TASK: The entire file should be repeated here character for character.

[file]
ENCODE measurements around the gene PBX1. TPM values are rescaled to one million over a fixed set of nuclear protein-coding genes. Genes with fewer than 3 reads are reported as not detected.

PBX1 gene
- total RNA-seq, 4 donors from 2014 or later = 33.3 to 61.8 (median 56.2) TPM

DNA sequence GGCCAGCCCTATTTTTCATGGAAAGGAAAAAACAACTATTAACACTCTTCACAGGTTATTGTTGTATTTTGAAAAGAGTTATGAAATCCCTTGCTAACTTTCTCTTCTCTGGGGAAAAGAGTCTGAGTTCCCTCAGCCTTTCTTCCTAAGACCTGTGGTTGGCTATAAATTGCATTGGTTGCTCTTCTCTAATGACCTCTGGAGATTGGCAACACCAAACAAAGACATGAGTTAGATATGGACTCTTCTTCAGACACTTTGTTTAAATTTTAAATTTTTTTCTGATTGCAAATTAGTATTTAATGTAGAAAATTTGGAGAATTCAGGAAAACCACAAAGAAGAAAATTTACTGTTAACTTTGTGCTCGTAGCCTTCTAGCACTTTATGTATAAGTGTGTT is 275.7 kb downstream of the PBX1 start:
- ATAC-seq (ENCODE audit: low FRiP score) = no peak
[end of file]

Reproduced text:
ENCODE measurements around the gene PBX1. TPM values are rescaled to one million over a fixed set of nuclear protein-coding genes. Genes with fewer than 3 reads are reported as not detected.

PBX1 gene
- total RNA-seq, 4 donors from 2014 or later = 33.3 to 61.8 (median 56.2) TPM

DNA sequence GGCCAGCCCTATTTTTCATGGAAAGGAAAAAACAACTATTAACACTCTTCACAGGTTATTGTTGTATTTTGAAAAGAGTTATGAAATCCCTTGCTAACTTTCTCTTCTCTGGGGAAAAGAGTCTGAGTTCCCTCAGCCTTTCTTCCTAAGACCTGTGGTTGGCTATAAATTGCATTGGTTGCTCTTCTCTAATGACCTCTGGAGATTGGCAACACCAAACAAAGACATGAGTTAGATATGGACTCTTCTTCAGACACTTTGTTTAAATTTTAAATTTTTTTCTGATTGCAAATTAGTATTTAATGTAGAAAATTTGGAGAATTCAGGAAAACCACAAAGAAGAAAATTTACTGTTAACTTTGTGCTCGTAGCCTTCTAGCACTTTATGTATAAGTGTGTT is 275.7 kb downstream of the PBX1 start:
- ATAC-seq (ENCODE audit: low FRiP score) = no peak